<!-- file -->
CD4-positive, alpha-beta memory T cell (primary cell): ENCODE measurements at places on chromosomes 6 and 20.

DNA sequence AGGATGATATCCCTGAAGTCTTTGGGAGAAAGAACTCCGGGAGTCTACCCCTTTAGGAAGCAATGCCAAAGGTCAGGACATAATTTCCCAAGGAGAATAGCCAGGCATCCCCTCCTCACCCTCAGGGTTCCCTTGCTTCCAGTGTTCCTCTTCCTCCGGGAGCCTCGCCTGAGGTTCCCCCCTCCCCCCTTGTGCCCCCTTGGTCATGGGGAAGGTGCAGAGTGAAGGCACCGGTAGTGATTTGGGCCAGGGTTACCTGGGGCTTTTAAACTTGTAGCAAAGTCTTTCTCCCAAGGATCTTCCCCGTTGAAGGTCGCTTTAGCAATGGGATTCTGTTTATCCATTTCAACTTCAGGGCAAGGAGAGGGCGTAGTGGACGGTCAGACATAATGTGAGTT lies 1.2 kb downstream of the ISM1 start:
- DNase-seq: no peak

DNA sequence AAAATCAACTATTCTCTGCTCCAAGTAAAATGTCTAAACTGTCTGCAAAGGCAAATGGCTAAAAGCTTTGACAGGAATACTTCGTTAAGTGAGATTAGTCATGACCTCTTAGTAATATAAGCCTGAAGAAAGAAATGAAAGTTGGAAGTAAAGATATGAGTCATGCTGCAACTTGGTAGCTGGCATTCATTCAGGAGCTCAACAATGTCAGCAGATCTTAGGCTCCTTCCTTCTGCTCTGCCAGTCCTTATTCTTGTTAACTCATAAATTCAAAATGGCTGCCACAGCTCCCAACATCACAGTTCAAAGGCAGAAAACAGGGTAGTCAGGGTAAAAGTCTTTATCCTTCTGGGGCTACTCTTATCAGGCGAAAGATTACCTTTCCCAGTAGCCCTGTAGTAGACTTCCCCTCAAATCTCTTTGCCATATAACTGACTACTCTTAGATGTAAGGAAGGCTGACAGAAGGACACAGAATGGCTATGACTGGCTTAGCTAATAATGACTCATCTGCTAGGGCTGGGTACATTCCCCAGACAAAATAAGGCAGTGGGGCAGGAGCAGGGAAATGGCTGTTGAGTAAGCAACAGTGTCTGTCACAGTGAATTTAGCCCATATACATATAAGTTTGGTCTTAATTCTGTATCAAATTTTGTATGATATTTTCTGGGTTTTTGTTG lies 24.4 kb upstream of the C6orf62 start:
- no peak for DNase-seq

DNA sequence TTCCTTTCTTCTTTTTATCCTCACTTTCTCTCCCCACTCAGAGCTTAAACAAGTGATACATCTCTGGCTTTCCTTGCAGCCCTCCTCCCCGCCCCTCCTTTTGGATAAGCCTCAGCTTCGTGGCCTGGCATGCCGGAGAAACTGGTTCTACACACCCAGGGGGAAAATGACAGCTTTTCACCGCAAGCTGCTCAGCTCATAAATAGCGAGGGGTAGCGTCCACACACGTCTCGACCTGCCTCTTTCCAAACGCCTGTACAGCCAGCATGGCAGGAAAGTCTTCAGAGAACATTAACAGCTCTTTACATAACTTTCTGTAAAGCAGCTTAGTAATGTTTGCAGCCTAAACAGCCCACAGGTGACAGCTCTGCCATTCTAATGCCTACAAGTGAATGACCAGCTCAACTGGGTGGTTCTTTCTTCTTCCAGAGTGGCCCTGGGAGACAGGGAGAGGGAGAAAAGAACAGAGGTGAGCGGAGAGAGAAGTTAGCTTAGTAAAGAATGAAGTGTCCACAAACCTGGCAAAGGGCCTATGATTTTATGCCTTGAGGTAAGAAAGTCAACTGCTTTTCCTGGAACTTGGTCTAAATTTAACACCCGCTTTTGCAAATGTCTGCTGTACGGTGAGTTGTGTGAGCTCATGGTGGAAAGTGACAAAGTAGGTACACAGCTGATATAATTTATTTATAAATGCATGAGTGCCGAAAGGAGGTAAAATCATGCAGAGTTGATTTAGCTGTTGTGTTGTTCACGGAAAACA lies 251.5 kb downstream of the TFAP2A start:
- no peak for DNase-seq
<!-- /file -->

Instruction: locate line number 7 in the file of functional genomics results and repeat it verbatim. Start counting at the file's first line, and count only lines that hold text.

- no peak for DNase-seq